If you think the war on Christmas is about Merry Christmas vs. Happy Holidays or a design on take-out coffee cups, these Wednesday’s Women would beg to differ. They were Spugs … members of the Society for the Prevention of Useless Giving, or SPUG.
In 1912, Manhattan socialites and philanthropists Eleanor Belmont and Anne Morgan formed SPUG to fight the crass commercialism of Christmas and the custom of clerks and shop girls giving pricey gifts to supervisors in hopes of continued employment or favor.
The project grew out of the Working Girls’ Vacation Fund, established in 1911 as a weekly savings program. By 1912 the group had 6,000 members with savings of $30,000. But those savings faced a right jolly old foe: Christmas. Citing strength in numbers, Belmont urged Vacation Fund members to form a new group strong enough to abolish any custom that “does not benefit mankind and has not the true spirit of giving behind it.”
Newspapers across America jumped on the story. Ten-cent dues poured into headquarters in return for official buttons and membership cards. SPUG Squads of at least five women — enough to stand up to any boss –wore white buttons with a festive holly spray around the word. But not everyone was buying it. Some branded the women “glum spugs” and anticipated “death by spugitis.” Others immediately co-opted the movement in the true spirit of crass commercialism. One furniture dealer advertised rugs with his own take on the acronym: “Special Prices on Useful Gifts.”
Their crowning moment was a Washington, DC, rally where First Daughter Margaret Wilson proudly joined SPUG leaders onstage.
Founders insisted the organization was women-only as men, tired of Christmas debt, clamored to join. Even Teddy Roosevelt jumped on the bandwagon. “Bully!,” the NY Times quoted his approbation, “Can’t I be a charter Spug?”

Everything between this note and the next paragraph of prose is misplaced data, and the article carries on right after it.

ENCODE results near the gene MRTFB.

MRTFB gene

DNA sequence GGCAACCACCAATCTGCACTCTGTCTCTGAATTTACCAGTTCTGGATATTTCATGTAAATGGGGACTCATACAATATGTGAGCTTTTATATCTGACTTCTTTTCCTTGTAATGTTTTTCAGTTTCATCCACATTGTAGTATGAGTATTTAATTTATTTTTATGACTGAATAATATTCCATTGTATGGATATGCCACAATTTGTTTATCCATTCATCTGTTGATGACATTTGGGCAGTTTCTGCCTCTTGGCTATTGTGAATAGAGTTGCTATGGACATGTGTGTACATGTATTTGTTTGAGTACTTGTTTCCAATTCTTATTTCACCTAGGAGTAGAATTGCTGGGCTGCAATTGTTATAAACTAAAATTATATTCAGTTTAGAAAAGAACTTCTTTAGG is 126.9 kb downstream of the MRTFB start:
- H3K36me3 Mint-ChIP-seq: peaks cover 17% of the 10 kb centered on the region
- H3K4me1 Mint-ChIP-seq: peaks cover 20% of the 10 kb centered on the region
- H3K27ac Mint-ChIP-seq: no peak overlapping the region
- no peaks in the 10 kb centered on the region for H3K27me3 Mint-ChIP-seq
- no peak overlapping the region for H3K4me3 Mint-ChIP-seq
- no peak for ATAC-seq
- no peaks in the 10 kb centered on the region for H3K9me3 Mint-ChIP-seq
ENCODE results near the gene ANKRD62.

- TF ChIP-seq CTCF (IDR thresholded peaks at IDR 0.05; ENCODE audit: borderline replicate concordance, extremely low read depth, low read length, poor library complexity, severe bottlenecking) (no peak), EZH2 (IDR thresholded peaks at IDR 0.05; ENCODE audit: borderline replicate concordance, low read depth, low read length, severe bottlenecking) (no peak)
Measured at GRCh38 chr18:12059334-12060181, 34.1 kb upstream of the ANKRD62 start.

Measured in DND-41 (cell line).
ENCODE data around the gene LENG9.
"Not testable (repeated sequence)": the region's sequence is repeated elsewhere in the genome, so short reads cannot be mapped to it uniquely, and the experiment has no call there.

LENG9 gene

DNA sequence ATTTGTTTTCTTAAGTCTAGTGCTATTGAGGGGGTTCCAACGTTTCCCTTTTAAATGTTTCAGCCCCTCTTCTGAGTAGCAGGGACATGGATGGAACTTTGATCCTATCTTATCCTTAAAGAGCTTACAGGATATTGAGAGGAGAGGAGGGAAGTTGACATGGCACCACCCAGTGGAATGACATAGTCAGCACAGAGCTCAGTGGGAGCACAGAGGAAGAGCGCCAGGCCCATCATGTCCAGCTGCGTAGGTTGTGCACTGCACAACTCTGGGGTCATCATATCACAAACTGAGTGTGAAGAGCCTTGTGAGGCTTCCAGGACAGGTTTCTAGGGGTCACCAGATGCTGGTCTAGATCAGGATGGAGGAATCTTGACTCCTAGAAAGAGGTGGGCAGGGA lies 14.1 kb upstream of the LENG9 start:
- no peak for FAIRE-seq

White House SPUG endorsement
The next day’s headline proclaimed Roosevelt “First Man Spug!” and, within a week, membership included over 500 men. As Christmas of 1913 neared, the Times trumpeted “Spugs on the Warpath Again!” as New York’s district attorney spoke to 1,200 Spugs about the “War on Christmas Graft.”
But their crowning moment was a Washington, DC, rally where First Daughter Margaret Wilson proudly joined SPUG leaders onstage. Alas, cracks threatened the movement as marketers hyped sales for everything from hats to men’s suits to magazines, determined to turn the movement’s anti-commercial, feminist origin on its head.
In response, the Spugs put a new spin on their name. It would now stand for the kinder- , gentler-sounding Society for the Promotion of Useful Giving. Members joined local drives for needy families; a Park Avenue Christmas party promised “Useful Presents to Every Lonely Person Who Comes” and “Candy for the Children.”
SPUG’s last hooray
Some 13,000 New Yorkers showed up to claim bags of candy, marvel at a 40-foot Christmas tree from the state of Maine, and cut a rug at a dance emceed by one of the most dedicated local Spugs — the city coroner. But by mid-June of 1914 the Spugs had far more important things on their minds as all eyes turned to Europe with the outbreak of World War I.
Founder Anne Morgan threw herself into relief efforts for France; co-founder Eleanor Belmont had drifted away even before the war. The movement quietly slipped back into the women’s savings fund that started it all.
Ironically, sales survived SPUG itself as advertisers still hawked shoes for Spugs and Oregon Gas & Electric used a “SPUGS DAY” ad to sell gas ranges. MERRY CHRISTMAS TO ALL!!